Health officials this week said there was no evidence that Covid-19 was spreading in Northern Ireland in the months before the first confirmed case.
ut that did little to deter hundreds of people who believed that a bug that knocked them down in December was actually the virus that has been wreaking havoc around the world in recent months, infecting nearly five million people around the world and killing over 300,000.
Just this week, Declan Boyle, who recovered from the virus, said he thought family members may have had it late last year.
Since the man from Belfast told his story, others from across the province have come forward to explain why they too are wary of also being victims of the virus.
Co Down’s wife Peggy Kelly fell ill after returning from vacation in December. Killyleagh’s mother of three describes how she was sick for a full month.
“I really think I had a coronavirus,” said the 72-year-old. “We were in Benidorm in December and came back around the 17th. Just before Christmas, I started to feel really sick. I have been in bed for more than three weeks. I had a bad cough, a terrible fever, chills and tremors, I couldn’t ”I was not eating anything. I was hallucinating, it really took me away. I went to the doctor and she told me to take paracetamol.
“It completely took my feet off. My family was so worried and upset; they said they’ve never seen me so sick. And I’ve never been so sick in my life.
I think I had coronavirus because I have never been sicker in my life, honestly. I’ve had the flu before and it wasn’t an ordinary flu, it was something different. It was horriblePeggy Kelly
“It took me at least four weeks to get over it. I didn’t know what it was about and I guess neither did the doctors. So it was all about taking my bed and waiting for it to go away.
“I think I had a coronavirus because I have never been sicker in my life, honestly. I’ve had the flu before and it wasn’t an ordinary flu, it was something different. It was horrible. “
Barrie Elkin, a man from east Belfast (64), fell ill at Christmas with his wife Sharon and son Barrie (18). The family was struck by an insect that prevented them from getting out of bed and had difficulty breathing.
“My son Bruce fell ill in late December,” he says. “He had celebrated before Christmas, as do 18 year olds. He was so sick on Christmas Eve and Christmas Day. He slept all day and couldn’t eat.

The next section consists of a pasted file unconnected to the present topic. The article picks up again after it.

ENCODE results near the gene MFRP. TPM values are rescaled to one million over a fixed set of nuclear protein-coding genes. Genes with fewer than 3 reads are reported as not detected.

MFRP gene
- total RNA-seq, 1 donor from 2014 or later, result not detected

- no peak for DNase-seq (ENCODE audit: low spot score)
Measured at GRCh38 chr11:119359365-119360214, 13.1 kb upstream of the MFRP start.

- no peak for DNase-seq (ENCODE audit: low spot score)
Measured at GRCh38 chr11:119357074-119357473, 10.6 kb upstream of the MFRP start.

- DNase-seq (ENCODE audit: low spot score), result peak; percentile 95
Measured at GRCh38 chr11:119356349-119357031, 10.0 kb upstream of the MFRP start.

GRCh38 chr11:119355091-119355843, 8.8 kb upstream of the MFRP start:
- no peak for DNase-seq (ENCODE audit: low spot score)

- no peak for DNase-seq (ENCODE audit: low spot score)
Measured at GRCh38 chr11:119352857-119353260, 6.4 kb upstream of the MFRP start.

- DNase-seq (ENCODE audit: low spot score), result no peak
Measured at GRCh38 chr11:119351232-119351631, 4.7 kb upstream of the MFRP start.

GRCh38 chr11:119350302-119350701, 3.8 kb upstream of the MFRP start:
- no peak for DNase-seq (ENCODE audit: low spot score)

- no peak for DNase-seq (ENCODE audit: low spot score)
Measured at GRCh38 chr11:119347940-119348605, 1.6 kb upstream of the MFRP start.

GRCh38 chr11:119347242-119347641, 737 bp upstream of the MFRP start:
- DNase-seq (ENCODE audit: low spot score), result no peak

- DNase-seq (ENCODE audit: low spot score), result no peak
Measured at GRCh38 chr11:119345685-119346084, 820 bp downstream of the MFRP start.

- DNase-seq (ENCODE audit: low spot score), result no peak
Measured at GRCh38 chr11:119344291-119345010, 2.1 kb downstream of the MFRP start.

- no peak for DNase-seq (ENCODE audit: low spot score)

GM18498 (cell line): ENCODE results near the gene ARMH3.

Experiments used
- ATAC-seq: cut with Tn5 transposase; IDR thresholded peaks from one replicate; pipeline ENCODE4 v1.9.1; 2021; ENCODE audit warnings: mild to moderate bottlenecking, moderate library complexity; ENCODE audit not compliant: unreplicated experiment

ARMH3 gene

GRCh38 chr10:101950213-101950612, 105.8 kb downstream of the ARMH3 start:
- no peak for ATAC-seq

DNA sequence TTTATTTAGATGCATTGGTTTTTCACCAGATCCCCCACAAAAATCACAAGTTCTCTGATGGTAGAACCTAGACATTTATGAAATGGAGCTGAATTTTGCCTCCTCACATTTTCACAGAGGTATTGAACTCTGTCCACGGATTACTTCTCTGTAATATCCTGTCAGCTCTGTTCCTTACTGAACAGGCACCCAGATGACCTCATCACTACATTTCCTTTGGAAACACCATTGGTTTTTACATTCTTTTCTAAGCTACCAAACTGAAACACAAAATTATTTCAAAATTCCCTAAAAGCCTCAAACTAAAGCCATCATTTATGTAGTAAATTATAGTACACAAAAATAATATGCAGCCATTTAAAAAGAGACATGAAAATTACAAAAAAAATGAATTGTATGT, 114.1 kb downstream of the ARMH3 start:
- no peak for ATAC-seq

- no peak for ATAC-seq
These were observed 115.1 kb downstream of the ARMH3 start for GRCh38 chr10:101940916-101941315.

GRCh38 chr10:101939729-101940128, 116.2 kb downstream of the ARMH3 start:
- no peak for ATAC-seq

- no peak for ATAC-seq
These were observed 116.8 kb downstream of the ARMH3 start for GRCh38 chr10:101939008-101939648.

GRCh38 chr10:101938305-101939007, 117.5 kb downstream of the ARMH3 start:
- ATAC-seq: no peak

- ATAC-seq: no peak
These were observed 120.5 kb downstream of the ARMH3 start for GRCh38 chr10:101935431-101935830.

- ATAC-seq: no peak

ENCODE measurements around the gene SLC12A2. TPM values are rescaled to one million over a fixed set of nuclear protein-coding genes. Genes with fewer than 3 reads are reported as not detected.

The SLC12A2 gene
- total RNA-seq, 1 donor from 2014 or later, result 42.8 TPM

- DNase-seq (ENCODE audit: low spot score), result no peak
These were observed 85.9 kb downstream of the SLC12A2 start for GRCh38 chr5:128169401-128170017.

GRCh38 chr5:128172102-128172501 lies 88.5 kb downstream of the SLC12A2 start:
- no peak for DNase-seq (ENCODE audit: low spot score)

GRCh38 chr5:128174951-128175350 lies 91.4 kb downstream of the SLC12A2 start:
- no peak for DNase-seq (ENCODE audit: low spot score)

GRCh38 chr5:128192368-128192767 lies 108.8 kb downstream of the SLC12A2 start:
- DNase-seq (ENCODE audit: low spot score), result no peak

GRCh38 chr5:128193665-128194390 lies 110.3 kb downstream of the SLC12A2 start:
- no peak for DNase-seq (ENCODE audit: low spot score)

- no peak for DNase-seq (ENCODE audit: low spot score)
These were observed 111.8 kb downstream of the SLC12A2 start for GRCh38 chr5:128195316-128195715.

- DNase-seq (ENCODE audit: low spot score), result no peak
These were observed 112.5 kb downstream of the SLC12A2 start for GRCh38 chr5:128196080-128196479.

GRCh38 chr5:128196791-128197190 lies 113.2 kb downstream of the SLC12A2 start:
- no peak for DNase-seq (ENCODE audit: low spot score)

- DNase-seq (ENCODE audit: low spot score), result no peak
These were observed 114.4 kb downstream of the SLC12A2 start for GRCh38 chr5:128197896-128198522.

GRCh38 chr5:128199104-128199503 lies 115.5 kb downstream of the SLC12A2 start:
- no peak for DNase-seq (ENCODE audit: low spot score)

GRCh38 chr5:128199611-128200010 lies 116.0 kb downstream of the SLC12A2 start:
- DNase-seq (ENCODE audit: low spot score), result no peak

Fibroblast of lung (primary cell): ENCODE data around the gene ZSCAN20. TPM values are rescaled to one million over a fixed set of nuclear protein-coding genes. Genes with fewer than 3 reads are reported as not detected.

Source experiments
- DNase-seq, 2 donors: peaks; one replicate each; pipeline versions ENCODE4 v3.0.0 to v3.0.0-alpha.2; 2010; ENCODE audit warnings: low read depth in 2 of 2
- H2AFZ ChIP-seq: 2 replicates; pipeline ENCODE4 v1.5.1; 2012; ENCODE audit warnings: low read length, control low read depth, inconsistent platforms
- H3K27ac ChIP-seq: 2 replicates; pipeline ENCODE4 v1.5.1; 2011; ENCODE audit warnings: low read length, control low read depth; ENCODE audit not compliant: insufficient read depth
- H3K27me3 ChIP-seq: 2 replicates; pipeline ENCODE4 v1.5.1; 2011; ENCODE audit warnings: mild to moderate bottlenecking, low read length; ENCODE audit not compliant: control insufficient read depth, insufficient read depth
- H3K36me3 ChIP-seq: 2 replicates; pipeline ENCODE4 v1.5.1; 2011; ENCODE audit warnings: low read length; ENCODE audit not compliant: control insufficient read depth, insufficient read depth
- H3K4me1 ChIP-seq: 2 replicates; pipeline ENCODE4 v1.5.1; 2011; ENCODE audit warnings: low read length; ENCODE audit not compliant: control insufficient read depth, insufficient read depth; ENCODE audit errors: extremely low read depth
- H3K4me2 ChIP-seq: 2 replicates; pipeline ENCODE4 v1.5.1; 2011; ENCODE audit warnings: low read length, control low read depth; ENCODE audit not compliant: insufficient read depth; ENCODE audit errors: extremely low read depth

“Some of his friends had texted him to say they were sick with an insect and couldn’t stop coughing. He could barely get out of bed to eat his Christmas dinner. We think we might have caught something from him. “
“Five days later, the day after our wedding, I and my wife Sharon fell ill together. We both had to stay in bed for about four days. We couldn’t move. Each time we moved, our neck and back were in agony. We couldn’t eat, just drink water.
I remember at the time thinking that it was a terrible flu, the worst I had ever known, and that I never wanted to relive it. But now, with hindsight, I am convinced that it was the coronavirusBarrie Elkin
“We were discussing who felt the worst. I have never felt so bad in my life, honestly.
“We had high temperatures, we had cold sweats and chills and we were totally tired. We just wanted to sleep all the time. I had a cough, my wife did not. She was absolutely overcome with exhaustion and illness. She just couldn’t move.
“For me, we all had the symptoms of coronavirus. I couldn’t breathe at all. I was really forcing myself to get air into my lungs. In early January, I went to the doctor and he gave me antibiotics. But they really didn’t feel good for weeks and weeks afterwards. I was also totally exhausted.
“I remember at the time thinking that it was a terrible flu, the worst I had ever experienced, and that I never wanted to relive it again. But now I’m convinced, thinking about it, that it was the coronavirus.
“We sent for the antibody test to see if we got it or not. We want to know. “
Janet Hetherington (64), who lives in the Waterside area of Londonderry with husband David and son Andrew, says she fell ill after the death of her friend from a mysterious virus.
“A friend of mine died of an unknown virus in early January,” she said. “I started to feel very bad at his funeral. I was coughing and coughing. A few days later, I couldn’t move. I was so exhausted, I was totally devastated and I had to sleep all the time.
The fatigue was unlike anything I’ve ever had before, it was unreal. I would take a shower and then lie down. It took me so muchJanet Hetherington